SBJ/January 7 - 13, 2002/Media
Audio enhancements go straight to TV-truck provider instead of networks
Published January 7, 2002
National Mobile Television, the largest U.S. provider of broadcast trucks and equipment, has signed an exclusive deal with a subsidiary of Santa Ana, Calif.-based SRS Labs to launch two new pieces of audio processing equipment exclusively through NMT, a deal that NMT President Jerry Gepner says will radically change how new broadcast technologies come to market.
Typically, technology providers market new systems directly to the networks, which then request facility companies like NMT to add the systems to their trucks. Virtually all enhancements developed over the last few years, from the virtual first-down lines to digital replay machines to real-time statistics systems, have come to market this way.
By linking directly with SRS Labs, Gepner said, NMT becomes the marketer of the technology, and it also ensures seamless integration between the new equipment and the facilities that will house them.
"This is the model that will allow live event broadcasting to take the next step in this country," Gepner said. "It's the logical evolution."
The new systems, which will launch officially this week at the Consumer Electronics Show in Las Vegas, are designed to improve audio feeds from live sporting events. One, called a sports audio processor, encodes compressed audio feeds with more information, resulting in a richer sound for sporting events that brings an announcer's voice to the forefront without drowning out background noise. Gepner said the difference is noticeable and will be heard on any television with any broadcast feed.
The second system, called a broadcast phase protector, is specifically for stereo, non-Dolby Surround Sound transmissions. It protects against an audio channel being lost due to a feed becoming "out of phase," a technical glitch that can happen at any point in the broadcast chain but happens most often when a consumer reverses speaker cables.
Only prototypes of these systems exist now, but Gepner said he hopes to make them standard on all 46 NMT broadcast trucks by the end of the year.
What Gepner called only a nominal fee will be charged for their use since they're primarily intended to create a point of difference between NMT and competitors, not to generate direct revenue. NMT will have exclusive use of these technologies for more than a year. They eventually will become open to the rest of the market, but NMT will act as a distributor.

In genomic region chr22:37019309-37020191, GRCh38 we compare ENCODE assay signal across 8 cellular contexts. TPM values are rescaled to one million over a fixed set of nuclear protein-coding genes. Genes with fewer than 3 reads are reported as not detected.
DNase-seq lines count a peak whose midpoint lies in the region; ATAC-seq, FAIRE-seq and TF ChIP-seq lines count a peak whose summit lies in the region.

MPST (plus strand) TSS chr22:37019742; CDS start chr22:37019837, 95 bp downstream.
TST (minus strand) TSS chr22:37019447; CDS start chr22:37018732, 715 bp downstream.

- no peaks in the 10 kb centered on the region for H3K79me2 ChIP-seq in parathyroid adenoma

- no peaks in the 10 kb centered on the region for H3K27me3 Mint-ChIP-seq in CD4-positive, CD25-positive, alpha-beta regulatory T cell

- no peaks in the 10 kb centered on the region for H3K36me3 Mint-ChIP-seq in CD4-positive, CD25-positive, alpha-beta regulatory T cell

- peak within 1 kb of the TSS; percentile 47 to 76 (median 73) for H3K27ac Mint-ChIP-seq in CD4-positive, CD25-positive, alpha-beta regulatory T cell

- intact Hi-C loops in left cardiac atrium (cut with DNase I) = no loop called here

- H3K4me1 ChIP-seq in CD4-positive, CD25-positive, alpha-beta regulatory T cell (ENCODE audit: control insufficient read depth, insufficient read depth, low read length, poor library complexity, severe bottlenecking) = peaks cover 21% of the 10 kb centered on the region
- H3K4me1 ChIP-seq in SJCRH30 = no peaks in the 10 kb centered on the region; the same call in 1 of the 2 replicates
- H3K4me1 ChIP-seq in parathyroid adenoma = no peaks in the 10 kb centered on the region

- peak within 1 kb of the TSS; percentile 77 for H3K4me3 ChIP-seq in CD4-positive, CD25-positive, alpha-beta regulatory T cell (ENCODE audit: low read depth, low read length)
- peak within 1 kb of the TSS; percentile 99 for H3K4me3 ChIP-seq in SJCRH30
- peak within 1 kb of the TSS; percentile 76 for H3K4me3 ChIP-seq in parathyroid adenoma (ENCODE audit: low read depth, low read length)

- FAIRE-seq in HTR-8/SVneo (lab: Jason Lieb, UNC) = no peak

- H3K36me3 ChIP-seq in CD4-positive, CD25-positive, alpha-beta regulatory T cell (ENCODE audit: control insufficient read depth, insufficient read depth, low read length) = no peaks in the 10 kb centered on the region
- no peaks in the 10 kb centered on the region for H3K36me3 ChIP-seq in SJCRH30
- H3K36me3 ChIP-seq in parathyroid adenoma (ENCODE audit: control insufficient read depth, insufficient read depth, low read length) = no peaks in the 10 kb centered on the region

SRS Labs, a publicly traded company with $28 million in revenue last year, also is using the launch as a branding play.
AD MARKET STILL DEVELOPING: The sports advertising market for the first quarter never really developed last month, leaving the networks scrambling to sell inventory on a scatter basis, with media buyers holding out for last-minute fire sales, according to sources on both sides of the negotiating table.
Other than the Olympics, no sports properties have been well sold. There are still plenty of playoff football and Super Bowl spots to be had, and CBS has barely made a dent on the NCAA tournament beyond the mainstay advertisers who are in every year.
YES GATHERS UP EQUIPMENT: The YES Network has reached an agreement with Amherst, N.H.-based Game Creek Video to supply cameras, broadcast trucks and equipment for all remote telecasts, including all New York Yankees games and, eventually, New Jersey Nets games.
The contract is likely worth about $2 million a year, according to an industry expert.
Game Creek President Pat Sullivan said the contract has not been signed yet but he's been told his company has been awarded the business. He would not comment on the value of the deal but said the YES Network telecasts will be "high-end, network" in terms of equipment used.
"It's definitely not a normal regional situation at all," he said. "The facilities they're using are similar to what we'd be using for a league championship."
An industry expert said renting broadcast trucks and facilities generally costs $10,000 to $13,000 a game. Game Creek is expected to handle about 150 Yankees games per year and another 35 to 40 Nets games.
The company's other clients include ESPN, CBS and MSG Network.
Andy Bernstein can be reached at firstname.lastname@example.org.